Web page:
Malkolm is cycling on! He is now cycling from Alaska to Washington DC, and then continuing on to the UN Climate Change conference in Cancun in December.
It all started with Bird Year, Malkolm and his parents' year-long, fossil-fuel-free journey in search of birds. Cycling a total of 13,133 miles (21,144 km), they identified 548 different bird species and raised more than $25,000 for bird conservation. Bird Year turned them into confirmed cyclists and taught them that climate change was more serious than they had thought.
In 2009, Malkolm biked from Whitehorse to Ottawa as a part of Pedal for the Planet: the project called for the Canadian Government to become a leader in the struggle to come to grips with climate change. The Harper Government did not even meet with the young cyclists.
Malkolm is now 18 and just finished high school. On August 24, he dipped his foot in the Pacific Ocean in Skagway, Alaska. Then headed up and over the White Pass to the Alaska Highway on his journey to Washington and on to Cancun.



Tuesday, May 13, 2008

Just another day. . . (Ken)


You see lots of things while you are cycling. Some are wonderful, some are annoying, some are bizarre. One day in May we see several from each category as we pedal south along the central Texas coast. . .

Wonderful: Five scissor-tailed flycatchers fly from a barbed wire fence and swoop upwards in formation, five rosy breasts arched towards the sun, five impossibly long tails fluttering earthward. The tails flutter like the cloth tails I taped to the kites I flew as a kid.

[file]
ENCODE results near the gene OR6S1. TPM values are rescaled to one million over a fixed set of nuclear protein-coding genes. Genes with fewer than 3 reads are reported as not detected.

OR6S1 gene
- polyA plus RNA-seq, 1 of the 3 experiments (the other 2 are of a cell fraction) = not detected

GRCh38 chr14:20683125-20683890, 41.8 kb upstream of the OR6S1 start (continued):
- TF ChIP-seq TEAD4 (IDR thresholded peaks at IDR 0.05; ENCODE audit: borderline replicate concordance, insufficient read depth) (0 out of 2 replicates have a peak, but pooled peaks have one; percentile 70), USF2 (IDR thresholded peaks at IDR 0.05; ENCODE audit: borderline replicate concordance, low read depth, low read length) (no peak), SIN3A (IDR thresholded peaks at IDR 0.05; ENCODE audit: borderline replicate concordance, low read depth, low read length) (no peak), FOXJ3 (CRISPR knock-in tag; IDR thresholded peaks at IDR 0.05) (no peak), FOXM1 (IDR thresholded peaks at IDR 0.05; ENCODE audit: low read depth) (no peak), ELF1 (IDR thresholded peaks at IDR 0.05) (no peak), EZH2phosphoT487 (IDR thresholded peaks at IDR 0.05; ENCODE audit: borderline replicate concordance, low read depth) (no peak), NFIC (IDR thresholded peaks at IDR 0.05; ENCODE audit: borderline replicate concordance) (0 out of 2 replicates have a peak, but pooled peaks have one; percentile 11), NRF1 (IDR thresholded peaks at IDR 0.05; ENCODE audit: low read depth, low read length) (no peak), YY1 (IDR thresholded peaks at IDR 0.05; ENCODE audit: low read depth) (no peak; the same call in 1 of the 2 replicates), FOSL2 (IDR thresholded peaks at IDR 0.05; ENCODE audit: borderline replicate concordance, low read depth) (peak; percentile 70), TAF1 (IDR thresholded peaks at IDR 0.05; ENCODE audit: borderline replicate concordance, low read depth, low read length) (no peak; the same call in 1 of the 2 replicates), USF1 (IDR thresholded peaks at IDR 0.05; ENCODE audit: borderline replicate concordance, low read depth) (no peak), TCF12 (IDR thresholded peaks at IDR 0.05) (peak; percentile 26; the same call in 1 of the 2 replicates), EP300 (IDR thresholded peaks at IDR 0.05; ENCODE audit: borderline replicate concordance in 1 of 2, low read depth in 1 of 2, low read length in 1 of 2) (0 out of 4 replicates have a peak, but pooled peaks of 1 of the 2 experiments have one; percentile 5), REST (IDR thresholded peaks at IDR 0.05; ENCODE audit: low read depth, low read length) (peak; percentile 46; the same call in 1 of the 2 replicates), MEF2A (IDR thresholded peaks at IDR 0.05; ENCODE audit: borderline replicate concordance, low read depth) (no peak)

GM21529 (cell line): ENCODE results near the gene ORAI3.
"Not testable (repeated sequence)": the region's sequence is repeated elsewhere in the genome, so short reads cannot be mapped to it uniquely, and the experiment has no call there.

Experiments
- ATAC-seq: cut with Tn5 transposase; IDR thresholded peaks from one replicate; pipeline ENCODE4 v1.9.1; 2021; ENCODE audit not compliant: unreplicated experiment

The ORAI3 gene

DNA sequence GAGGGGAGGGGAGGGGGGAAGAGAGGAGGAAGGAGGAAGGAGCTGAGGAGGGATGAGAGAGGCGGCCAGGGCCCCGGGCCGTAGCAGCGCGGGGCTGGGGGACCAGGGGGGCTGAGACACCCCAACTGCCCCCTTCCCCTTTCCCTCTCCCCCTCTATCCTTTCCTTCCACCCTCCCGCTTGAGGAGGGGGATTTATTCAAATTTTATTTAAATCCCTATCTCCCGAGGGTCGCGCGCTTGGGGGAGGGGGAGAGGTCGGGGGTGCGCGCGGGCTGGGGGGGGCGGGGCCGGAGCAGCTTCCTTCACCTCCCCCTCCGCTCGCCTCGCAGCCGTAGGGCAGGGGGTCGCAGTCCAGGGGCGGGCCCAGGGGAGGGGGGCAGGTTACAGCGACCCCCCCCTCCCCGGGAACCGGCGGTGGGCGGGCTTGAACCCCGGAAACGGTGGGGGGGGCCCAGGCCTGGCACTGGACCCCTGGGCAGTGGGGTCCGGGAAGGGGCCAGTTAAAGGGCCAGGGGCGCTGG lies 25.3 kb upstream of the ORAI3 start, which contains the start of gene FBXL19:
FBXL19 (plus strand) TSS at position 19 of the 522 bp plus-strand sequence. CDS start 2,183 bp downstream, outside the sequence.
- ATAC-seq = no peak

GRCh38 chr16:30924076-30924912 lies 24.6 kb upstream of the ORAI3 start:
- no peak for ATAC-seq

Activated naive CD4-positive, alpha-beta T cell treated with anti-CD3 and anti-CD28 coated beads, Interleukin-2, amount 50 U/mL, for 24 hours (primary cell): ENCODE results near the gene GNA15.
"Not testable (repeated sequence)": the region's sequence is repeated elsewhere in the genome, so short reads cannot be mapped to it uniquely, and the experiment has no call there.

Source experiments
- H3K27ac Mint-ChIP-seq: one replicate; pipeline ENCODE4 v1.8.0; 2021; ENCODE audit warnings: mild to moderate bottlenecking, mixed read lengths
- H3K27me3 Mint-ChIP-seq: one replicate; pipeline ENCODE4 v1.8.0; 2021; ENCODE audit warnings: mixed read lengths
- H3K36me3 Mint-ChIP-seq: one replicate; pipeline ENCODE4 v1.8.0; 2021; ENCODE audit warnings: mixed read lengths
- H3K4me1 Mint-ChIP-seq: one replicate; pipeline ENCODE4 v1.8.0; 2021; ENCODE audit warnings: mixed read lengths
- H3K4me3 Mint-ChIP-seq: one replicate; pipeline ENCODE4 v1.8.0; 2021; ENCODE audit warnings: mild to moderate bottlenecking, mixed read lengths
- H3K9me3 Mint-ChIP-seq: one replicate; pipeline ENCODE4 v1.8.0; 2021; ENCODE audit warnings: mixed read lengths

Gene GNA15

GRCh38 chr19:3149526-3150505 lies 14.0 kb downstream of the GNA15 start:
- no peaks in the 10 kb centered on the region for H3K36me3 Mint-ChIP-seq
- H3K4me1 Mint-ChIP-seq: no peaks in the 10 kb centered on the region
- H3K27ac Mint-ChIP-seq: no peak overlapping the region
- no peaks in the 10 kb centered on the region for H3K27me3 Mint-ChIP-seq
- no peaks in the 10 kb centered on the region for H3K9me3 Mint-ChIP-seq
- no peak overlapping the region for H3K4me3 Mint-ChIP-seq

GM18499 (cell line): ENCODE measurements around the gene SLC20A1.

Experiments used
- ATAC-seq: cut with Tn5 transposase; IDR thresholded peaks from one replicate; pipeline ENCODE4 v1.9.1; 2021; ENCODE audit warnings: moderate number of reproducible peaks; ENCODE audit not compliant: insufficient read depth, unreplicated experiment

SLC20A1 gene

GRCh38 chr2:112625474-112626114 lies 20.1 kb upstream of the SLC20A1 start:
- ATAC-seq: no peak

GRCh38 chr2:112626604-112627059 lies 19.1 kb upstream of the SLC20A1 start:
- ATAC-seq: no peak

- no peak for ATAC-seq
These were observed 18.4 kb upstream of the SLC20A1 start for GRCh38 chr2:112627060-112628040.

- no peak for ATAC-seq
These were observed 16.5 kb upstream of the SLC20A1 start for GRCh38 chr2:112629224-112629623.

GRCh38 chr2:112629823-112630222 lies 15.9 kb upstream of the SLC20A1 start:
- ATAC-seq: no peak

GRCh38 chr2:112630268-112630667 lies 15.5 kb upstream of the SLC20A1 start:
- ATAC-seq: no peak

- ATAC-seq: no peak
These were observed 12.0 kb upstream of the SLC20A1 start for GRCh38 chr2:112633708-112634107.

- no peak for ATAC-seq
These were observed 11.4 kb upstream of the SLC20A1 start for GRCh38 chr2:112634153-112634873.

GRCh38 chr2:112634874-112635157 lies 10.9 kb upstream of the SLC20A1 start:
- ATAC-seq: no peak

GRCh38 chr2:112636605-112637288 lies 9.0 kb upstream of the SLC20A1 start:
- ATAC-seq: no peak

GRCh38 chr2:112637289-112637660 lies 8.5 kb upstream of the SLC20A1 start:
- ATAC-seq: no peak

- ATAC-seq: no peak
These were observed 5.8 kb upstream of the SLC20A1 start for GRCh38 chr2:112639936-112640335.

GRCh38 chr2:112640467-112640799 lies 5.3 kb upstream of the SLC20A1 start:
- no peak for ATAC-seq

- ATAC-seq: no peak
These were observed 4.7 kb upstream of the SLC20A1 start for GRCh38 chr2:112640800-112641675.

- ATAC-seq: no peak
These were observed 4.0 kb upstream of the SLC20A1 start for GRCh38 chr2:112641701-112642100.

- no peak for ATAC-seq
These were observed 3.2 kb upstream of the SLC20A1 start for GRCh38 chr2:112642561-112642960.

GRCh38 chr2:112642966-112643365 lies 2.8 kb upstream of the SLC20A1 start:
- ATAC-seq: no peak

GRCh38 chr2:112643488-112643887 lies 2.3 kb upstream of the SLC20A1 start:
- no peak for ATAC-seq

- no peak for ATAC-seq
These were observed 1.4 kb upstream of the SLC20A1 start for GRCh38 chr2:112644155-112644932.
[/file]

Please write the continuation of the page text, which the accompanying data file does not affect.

Annoying: There is no-one else on the road when a blood-red pickup truck, about as wide as the southbound lane, thunders past us without bothering to swerve to the left (as every other truck has done all day). I can feel the hot rush of wind. Maybe he is hung-over. Maybe he is talking on a cell-phone and the conversation was more riveting than three bicyclists – even if we are a rare sight on Texas highways. Maybe he owns the road.

Bizarre: “Alligator,” yells Malkolm as we cross the first bridge over a series of bayous. I look, but all I see is a giant swirl in the dark water. In the next bayou, “Chocolate Bayou” an empty, wide-bottomed boat drifts lazily. Just before I whiz off the bridge I look back and see feeble splashes. A head encased in a red collar rotates slowly about fifteen feet from the boat. I yell to Wendy and Malkolm, check the rear-view mirror and turn around.

“Hey,” I shout. “Are you okay?” I can see now that the red collar is a ‘keyhole’ life jacket that appears to be the only thing preventing the man’s head from being at one with the muddy bottom of the bayou. “Okay,” he answers weakly. He looks to be about 60, out of shape and a non-swimmer. I can see his arms moving beneath the surface. He spins, like a phalarope trying to whirlpool insects the surface, but he gets no closer to the boat.

“I want to make sure you understand,” I yell. “Do you need any help?”

“I’m okay,” he gurgles, as if he always uses his submerged body as alligator-bait after church on Sunday. Wendy joins me and we watch as he wriggles and squirms. He is no threat to make the US swim team for Beijing. I swear it takes him five minutes to gyrate to the boat and grab it. We wait until he has a firm grip before wheeling around and joining Malkolm.

1 comment:

Tabib said...

Hi Malkolm!

I just found this website.
Congratulation on your birding adventure and challenge.
regards,
/T/.